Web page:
EXCLUSIVE: Merging & Neumann CEOs: ‘This whole thing is a lesson in humility’

In 2022, German studio specialist Neumann.Berlin and Swiss company Merging Technologies – one of the world's leading manufacturers of high-resolution digital audio recording systems – joined forces to work together under the umbrella of the Sennheiser Group. Almost 18 months on, their respective CEOs Ralf Oehl and Claude Cellier join Headliner for a frank and exclusive chat about the challenges and achievements they have navigated so far, as well as a glimpse at what the future holds.

Few stories captured the pro audio market’s imagination like that of Merging Technologies joining forces with Neumann in mid-2022. Here we had two elite exponents of their craft coming together in a move that on the surface did not appear an obvious alliance. Berlin-based Neumann, already being part of industry juggernaut Sennheiser, has long been used to operating at a scale that is incomparable to that of Merging. The independent Swiss outfit, while not niche, is almost exclusively active in the professional tier of the industry. What’s more, it is the definition of brand moulded in the image of its creator. For more than three decades, Cellier has instilled a spirit of independence, ambitious entrepreneurship, and innovative technical thinking. He embodies everything his company has come to represent.

Cellier’s counterpart at Neumann, meanwhile, has spent much of his career not in audio but in private equity. Another point of difference, but one that highlights in many ways why this partnership, unlikely as it may appear on the surface, makes a lot of sense once you peek under the bonnet.

Joining Headliner one week before NAMM 2024 for an exclusive interview together via video call, the pair are refreshingly open in their discussion of how the partnership is developing. The warmth and respect that exists between them is genuine, while their distinct, sometimes contrasting personalities shine through to highlight why they are such a complementary pairing.

“With the roadmap we set together, it was not immediately obvious that it was something we’d be able to collaborate that well on,” begins Cellier from his office in Switzerland. “Ralf and I had great hopes that we’d be able to make it work but it’s not always a given. Some companies don’t merge well at all. But the first 18 months have been an intense and fruitful collaboration. We have mutual respect for our respective territories, fields of knowledge, and expertise. There is tremendous expertise at all levels at Neumann, and we share a lot of information. It’s been a great experience so far and I’m amazed at the talents that we can now draw upon in terms of ramping up the product range. We already released a success product (MT 48 interface) in the first year that we are already ramping up production of to cope with demand. That is remarkable.”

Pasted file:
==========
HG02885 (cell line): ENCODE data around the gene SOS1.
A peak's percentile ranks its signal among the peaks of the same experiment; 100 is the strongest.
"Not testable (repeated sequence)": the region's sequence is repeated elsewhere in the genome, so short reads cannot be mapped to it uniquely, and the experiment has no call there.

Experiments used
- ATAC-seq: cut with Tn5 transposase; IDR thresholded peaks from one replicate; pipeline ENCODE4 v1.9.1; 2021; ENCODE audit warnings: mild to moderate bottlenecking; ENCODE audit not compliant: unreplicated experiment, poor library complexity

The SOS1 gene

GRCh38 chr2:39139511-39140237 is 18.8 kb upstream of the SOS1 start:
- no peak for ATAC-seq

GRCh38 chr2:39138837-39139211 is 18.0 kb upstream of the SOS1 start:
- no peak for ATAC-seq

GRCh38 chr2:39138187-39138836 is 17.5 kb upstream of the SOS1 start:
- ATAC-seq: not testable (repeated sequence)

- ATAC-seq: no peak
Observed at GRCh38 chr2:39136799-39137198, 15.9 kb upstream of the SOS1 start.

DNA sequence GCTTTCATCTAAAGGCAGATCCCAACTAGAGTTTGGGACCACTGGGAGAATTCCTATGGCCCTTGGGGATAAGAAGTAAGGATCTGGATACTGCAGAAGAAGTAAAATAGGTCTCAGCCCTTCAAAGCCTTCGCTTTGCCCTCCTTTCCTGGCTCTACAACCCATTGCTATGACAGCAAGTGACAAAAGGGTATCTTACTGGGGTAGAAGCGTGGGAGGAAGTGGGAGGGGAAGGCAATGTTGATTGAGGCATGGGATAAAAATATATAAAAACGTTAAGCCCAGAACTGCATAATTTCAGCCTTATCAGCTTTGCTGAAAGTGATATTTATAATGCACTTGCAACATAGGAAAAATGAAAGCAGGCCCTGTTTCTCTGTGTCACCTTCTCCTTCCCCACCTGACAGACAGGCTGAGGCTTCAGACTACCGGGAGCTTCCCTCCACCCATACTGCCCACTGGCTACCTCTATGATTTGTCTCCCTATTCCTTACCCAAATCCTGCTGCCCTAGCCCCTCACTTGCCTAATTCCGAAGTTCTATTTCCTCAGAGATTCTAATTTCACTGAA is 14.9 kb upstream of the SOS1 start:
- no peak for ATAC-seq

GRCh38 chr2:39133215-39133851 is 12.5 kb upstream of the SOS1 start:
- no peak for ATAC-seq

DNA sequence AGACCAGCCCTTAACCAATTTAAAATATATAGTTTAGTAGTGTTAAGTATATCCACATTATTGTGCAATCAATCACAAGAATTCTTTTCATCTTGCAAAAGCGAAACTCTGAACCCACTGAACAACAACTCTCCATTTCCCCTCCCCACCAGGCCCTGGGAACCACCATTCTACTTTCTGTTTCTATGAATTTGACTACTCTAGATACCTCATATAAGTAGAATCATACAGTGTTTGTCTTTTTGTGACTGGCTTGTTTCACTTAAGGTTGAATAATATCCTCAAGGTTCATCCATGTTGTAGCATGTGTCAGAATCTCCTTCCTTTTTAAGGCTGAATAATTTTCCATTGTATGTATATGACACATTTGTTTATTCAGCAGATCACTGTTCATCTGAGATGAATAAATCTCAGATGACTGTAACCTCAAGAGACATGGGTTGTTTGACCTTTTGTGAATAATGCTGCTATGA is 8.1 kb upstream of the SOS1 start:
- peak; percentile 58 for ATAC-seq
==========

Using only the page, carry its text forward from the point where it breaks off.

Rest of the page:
“We knew it would be an interesting ride,” smiles Oehl, calling from his home in Munich. “I’ve seen these things succeed and I’ve seen them fail. I knew up front that keeping the entrepreneurial spirit and the brain of Claude as the centrepiece was going to be crucial to its success. It’s not just two anonymous brands moving together. Neumann has a lot of tradition and self-confidence in what we do and on the other side we have a unique owner-driven company. For two companies like this to free resources and grow together and find common ground on basic technicalities takes a lot of time and effort.

“The first moment Claude and I felt this could be a great alliance was when we looked at our competencies and saw how amazingly complementary they are without anyone standing on anybody’s toes,” he continues. “It’s a match made in heaven, because they have exactly what we don’t have and vice versa.

“On the other hand, it means creating ties, because when you bring complementary elements together you have to build trust, you have to decide where to hand over and how to fit together. That is going very well but it's a sensitive issue because both companies are operating at the top level of our technologies, and no one wants to lose anything by combining those forces.”